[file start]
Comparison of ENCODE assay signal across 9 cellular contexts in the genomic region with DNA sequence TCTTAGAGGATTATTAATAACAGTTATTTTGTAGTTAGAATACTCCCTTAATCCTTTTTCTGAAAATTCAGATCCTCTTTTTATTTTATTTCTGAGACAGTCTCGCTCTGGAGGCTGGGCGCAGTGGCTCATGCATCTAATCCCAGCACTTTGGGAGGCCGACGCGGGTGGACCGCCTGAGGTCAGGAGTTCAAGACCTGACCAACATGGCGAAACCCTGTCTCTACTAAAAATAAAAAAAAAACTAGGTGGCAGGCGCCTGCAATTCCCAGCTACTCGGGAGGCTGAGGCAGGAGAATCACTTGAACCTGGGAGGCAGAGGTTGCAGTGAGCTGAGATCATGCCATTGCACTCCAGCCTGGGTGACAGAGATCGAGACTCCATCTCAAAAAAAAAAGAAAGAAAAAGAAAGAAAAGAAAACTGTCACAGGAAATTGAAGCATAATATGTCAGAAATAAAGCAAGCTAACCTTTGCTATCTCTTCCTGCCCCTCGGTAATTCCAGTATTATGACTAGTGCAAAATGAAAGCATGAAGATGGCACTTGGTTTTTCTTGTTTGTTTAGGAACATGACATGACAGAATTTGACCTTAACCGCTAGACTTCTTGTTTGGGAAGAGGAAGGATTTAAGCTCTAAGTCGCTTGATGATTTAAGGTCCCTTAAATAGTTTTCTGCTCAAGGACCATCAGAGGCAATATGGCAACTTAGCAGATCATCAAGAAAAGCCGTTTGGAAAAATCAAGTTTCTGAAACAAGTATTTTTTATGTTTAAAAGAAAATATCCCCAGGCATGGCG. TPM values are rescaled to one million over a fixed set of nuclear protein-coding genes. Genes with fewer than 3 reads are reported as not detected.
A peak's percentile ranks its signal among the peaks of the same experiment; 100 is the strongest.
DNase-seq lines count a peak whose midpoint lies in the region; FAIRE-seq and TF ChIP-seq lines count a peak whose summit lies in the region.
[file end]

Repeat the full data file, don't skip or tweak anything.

Comparison of ENCODE assay signal across 9 cellular contexts in the genomic region with DNA sequence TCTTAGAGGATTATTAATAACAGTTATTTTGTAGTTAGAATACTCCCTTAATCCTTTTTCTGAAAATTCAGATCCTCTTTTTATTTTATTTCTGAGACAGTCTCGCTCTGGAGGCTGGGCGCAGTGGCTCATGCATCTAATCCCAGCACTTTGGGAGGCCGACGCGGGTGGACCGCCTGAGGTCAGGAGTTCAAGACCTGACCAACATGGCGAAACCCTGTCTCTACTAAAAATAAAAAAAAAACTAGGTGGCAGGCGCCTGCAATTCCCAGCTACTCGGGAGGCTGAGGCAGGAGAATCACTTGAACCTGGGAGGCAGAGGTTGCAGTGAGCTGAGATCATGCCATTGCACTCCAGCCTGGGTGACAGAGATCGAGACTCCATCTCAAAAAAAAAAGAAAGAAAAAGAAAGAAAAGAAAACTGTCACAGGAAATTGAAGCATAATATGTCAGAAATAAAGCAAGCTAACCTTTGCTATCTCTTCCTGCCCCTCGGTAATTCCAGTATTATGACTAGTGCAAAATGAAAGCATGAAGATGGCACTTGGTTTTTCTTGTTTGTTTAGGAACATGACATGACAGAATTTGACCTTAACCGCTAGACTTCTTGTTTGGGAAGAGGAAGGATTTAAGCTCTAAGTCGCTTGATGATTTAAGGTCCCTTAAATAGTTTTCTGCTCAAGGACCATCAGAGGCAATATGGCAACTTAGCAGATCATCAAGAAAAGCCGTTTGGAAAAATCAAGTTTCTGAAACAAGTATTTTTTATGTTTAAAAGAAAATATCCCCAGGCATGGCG. TPM values are rescaled to one million over a fixed set of nuclear protein-coding genes. Genes with fewer than 3 reads are reported as not detected.
A peak's percentile ranks its signal among the peaks of the same experiment; 100 is the strongest.
DNase-seq lines count a peak whose midpoint lies in the region; FAIRE-seq and TF ChIP-seq lines count a peak whose summit lies in the region.